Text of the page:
Kitchen Islands / September 15, 2018 / Cade Brown.
She requested a drop-leaf design, which gives her the flexibility to use the island for an occasional meal. But because she can fold down the leaves when not in use, she gets a little extra circulation space as needed.
Go around a corner. If your kitchen is located in an open-plan room with a partition wall, get your place to perch by making use of the space as these homeowners have done. One run of cabinets continues beyond the wall, and the countertop turns the corner to form a ledge for bar stools to sit neatly under. It’s a really efficient way to use an awkward, unused area.
Add appliances. Incorporating sinks or stovetops into the surface of the island is one way to spread the workflow throughout the kitchen. Installation can be tricky, so pay attention to details like ventilation and plumbing. This will require running downward (most common in islands) or overhead venting (which can be expensive), and allocating extra space to in-cabinet pipes.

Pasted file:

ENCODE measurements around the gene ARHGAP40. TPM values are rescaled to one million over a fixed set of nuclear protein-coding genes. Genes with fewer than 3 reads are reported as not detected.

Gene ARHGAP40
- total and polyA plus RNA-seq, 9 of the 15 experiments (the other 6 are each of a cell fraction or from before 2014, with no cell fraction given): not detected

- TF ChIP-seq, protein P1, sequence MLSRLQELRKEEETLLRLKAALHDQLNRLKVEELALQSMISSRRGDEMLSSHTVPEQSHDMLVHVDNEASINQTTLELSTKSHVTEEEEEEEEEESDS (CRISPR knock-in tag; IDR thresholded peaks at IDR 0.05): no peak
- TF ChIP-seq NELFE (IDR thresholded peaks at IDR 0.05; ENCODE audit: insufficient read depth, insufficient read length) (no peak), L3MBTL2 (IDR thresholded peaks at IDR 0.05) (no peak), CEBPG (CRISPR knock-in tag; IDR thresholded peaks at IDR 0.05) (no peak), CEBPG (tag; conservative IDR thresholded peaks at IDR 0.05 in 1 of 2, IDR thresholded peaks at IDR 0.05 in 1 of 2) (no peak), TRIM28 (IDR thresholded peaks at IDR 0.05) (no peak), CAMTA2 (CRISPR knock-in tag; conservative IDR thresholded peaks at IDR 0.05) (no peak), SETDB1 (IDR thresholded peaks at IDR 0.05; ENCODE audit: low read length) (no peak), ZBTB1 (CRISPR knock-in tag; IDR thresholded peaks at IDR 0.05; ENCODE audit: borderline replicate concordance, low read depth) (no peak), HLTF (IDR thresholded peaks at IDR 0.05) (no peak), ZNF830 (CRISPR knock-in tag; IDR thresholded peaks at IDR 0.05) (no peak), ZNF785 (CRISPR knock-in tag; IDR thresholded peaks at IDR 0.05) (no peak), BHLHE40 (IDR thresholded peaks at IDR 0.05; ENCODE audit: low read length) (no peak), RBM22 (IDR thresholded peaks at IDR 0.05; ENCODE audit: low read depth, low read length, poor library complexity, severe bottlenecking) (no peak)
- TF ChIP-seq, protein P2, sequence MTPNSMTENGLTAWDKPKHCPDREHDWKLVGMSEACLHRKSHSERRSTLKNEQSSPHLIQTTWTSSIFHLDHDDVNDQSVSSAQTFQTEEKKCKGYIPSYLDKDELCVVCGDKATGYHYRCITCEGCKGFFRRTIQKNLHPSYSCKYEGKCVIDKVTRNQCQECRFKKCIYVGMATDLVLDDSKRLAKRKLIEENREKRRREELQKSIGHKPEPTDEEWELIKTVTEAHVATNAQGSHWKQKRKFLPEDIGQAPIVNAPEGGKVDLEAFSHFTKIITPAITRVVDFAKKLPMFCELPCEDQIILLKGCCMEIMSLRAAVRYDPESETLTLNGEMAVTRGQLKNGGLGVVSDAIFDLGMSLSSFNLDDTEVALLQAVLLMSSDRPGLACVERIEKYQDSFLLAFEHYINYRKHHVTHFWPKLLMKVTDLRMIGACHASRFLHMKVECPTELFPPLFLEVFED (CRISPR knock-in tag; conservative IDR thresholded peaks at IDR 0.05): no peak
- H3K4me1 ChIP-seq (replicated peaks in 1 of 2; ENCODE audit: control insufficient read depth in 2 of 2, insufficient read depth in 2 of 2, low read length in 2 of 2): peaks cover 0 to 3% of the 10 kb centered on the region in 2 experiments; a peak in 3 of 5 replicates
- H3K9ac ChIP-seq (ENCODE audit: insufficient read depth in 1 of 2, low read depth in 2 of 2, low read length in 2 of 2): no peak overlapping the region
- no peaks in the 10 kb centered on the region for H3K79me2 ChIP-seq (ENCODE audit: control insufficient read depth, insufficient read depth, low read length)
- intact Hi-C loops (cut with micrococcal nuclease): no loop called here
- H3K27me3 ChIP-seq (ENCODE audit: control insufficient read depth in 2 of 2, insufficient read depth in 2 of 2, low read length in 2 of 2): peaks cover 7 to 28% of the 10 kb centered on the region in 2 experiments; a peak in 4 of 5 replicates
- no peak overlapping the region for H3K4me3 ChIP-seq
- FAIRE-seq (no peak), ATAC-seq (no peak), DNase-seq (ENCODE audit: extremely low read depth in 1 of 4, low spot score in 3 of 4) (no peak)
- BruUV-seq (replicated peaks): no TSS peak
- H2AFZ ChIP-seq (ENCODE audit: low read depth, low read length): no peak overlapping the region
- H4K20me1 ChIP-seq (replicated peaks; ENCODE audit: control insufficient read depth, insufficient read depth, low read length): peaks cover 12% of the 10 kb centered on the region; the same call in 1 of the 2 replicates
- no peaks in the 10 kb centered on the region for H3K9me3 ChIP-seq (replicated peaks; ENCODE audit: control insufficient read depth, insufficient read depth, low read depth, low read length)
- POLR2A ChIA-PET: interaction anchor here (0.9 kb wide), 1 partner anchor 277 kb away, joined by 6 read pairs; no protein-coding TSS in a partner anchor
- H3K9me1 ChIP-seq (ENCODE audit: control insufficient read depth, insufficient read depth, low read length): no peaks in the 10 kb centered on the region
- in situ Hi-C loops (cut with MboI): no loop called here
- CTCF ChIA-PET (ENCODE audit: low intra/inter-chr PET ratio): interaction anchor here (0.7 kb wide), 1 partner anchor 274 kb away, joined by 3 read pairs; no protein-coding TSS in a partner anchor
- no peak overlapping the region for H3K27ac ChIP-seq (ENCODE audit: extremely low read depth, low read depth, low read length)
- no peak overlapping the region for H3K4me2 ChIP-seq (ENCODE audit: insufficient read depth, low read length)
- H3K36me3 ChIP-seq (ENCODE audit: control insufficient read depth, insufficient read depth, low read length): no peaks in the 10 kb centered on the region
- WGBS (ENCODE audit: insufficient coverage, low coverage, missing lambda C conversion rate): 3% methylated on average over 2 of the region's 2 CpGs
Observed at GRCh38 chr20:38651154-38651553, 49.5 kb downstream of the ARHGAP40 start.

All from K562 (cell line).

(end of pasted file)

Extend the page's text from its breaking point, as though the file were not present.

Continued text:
One size doesn’t fit all. When it comes to kitchen islands, don’t assume that if your kitchen is small, an island won’t be possible, or that you can’t include the options you want. There are many possibilities for making an island work, even where space is limited, and most kitchen companies offer options with a reduced depth, a customized height or extra-large cabinets tailored to suit a specific design and the space it is intended for. This vibrant blue kitchen island came with wheels for flexibility.
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